Jaya, Jaya, Jaya

This piece by Malaysian poet Salleh Ben Joned celebrates the colourful and playful names of old Malaysian towns and villages. In contrast there are the prosaic and formulaic names of new townships. Below the original work, I have added translations of the Malay words.


Sebatang sajak konkrit untuk Lat.

Aku amat rindukan:

Tanjung Penawar

Kampung Seronok

Rantau Abang

Janda Baik

Gertak Sanggul

Bukit Katil

Lubuk Cina

Teluk Panglima Garang

Batang Melaka

Batang Berjuntai

Batang Besar


Gelang Patah



Pulau Bunting


Aku lemas dan layu

di tengah-tengah:

Petaling Jaya

Damansara Jaya

Desa Jaya

Ampang Jaya

Subang Jaya

Kelana Jaya





A concrete poem for Lat. (Lat is a popular Malaysian satirical cartoonist.)

My heart longs for:

Tanjung Penawar (Cape of Consolation)

Kampung Seronok (Gleeful Village)

Rantau Abang (Brother Land)

Janda Baik (Good Widow, or perhaps even Kind-hearted Divorcee)

Gertak Sanggul (I find this hard to translate. ‘Gertak’ means bluster and ‘sanggul’ means hair bun. It is supposed to refer to a bouncing up do.)

Bukit Katil (Hammock Hill, or without alliteration, Bed Hill)

Lubuk Cina (Chinese Pond. ‘Lubuk’ may also mean sinkhole or whirlpool.)

Teluk Panglima Garang (Fierce Warrior Bay. Panglima is also an official military title, equivalent if ‘commander’.)

Batang Melaka (‘Batang’ means stick or even river, but it provokes much sniggering because it’s slang for penis. Batang Melaka may refer to the Melaka river, or a large tree, or, in jest, Melaka’s official ‘member’.)

Batang Berjuntai (Lots of merriment over this place name as ‘berjuntai’ means dangling.)

Batang Besar (‘Besar’ is big, therefore you can imagine the schoolboy jokes.)

Banting (‘Banting’ means, variously, convulse, toss, and thresh. It is an agricultural town, or used to be, but I don’t think paddy is grown here.)

Gelang Patah (Broken Bracelet)

Tumpat (Dense)

Pedas (Spicy)

Pulau Bunting (Pregnant Island)


But I am depressed and discouraged

when I am in:

Petaling Jaya (‘Petaling’ refers only to the district and the city. It is not based on any Malay word.)

Damansara Jaya (‘Damansara’ refers to the river that runs from Sungai Buloh to Shah Alam.)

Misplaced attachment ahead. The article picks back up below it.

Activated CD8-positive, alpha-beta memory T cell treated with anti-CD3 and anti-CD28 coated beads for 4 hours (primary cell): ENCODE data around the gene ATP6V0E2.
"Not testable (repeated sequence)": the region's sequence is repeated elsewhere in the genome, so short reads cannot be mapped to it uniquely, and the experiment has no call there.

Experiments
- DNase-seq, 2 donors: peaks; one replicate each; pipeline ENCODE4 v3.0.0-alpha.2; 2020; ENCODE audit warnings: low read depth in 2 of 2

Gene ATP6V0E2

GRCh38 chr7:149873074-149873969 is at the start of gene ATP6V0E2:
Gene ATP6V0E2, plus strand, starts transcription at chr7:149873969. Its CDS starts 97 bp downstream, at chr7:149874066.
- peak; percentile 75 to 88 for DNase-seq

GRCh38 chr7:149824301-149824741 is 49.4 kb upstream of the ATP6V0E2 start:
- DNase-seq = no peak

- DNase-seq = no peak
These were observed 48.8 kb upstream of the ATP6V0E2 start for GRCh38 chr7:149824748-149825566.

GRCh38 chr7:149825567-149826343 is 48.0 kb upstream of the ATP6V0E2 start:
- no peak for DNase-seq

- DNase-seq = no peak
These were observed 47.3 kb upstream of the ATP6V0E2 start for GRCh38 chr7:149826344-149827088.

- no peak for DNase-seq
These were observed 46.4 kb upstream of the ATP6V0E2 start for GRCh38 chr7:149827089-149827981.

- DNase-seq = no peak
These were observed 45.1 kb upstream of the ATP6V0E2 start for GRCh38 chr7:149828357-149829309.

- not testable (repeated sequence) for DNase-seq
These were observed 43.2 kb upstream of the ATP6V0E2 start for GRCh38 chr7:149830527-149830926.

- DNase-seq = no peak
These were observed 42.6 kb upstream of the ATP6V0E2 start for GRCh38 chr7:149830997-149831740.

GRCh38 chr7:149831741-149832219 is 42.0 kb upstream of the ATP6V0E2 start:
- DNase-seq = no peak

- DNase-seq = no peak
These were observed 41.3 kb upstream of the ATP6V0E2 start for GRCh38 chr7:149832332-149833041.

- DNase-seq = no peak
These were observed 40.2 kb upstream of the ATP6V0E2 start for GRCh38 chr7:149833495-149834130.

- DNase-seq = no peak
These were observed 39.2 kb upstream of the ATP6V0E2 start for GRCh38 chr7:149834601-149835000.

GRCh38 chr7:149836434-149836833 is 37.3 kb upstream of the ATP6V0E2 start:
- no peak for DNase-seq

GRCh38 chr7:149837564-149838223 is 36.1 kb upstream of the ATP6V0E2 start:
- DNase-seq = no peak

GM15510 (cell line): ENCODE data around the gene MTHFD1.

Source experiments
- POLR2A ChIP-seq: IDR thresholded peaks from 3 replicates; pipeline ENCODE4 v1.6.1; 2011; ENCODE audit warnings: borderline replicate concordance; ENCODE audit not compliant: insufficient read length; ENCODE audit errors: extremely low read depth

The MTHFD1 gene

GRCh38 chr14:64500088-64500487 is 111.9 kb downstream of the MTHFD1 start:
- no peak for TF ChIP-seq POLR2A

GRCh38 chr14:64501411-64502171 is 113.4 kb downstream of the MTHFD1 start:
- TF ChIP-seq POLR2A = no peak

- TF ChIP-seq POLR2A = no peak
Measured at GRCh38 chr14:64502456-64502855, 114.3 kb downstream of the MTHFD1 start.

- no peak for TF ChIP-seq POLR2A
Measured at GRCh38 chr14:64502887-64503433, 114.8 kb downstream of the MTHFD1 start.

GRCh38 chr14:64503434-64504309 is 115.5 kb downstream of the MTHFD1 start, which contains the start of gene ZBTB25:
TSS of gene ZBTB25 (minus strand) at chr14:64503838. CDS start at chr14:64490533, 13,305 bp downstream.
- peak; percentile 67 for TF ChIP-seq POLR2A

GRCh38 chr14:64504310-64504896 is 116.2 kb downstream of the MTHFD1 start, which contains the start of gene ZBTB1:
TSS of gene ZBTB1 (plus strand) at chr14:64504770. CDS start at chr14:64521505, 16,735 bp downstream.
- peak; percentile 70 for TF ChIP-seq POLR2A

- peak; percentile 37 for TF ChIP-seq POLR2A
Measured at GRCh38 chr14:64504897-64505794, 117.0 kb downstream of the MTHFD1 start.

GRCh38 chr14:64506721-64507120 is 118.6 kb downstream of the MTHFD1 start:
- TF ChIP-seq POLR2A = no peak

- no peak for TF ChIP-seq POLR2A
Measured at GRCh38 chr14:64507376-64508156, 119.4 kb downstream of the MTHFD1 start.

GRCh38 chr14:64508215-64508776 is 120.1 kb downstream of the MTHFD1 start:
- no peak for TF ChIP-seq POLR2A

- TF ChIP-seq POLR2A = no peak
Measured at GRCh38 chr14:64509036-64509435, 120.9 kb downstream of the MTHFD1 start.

Desa Jaya (‘Desa’ means countryside.)

Ampang Jaya (‘Ampang’ means dam.)

Subang Jaya (‘Subang’ means earring.)

Kelana Jaya (‘Kelana’ means wanderer or wayfarer.)

Putrajaya (‘Putra’ means prince.)

Cyberjaya (well, you know what ‘Cyber’ means.)

(The suffix ‘jaya’ means success or prosperity or to thrive. It is, as you can tell, a popular suffix for the names of new townships and neighbourhoods. Used repeatedly, it has become meaningless. The delightful Batang Berjuntai has been renamed Bestari Jaya, ‘bestari’ meaning smart or skilled. Ho-hum.)


13 thoughts on “Jaya, Jaya, Jaya

      • Lyme and Bognor have the addition of Regis (‘of the king’) because of Georgian patronage, lots of place-names such as Norton Juxta Twycross have the Latin for ‘next to’ included, and near Nottingham are Sheepy Magna and Sheepy Parva (‘great’ and ‘small’). I know there are other examples but can’t bring them to mind just now! 🙂

        Liked by 1 person

      • Lyme is also featured in Fowles’ The French Lieutenant’s Woman and in Penelope Lively’s children’s novel A Stitch in Time, and I suspect there are others! It’s a romantic-looking place, isn’t it, with the Cobb and all, so it’s unsurprising novelists want to locate their story there.


      • The Sheepy name “comes from the Anglian words for Sheep, “scep” and island, “eg”. Eg didn’t necessarily mean island in the middle of a lake or ocean, it could also refer to dry land in a marshy area.” Rather more prosaic, but there we are! 🙂

        Liked by 1 person

      • I know about the downs from when I lived in Sussex but when I was a child I wondered why a book about a sinking ship had a picture of a rabbit on the cover. I did not know the ship Watership refers to sheep til now. Why water?


      • I haven’t yet found an etymology of Watership, but I’m guessing it’s something to do with thirsty sheep (streams emerging from the chalk hill?) rather than an obscure Anglo-Saxon chieftain or farmer called Walter.


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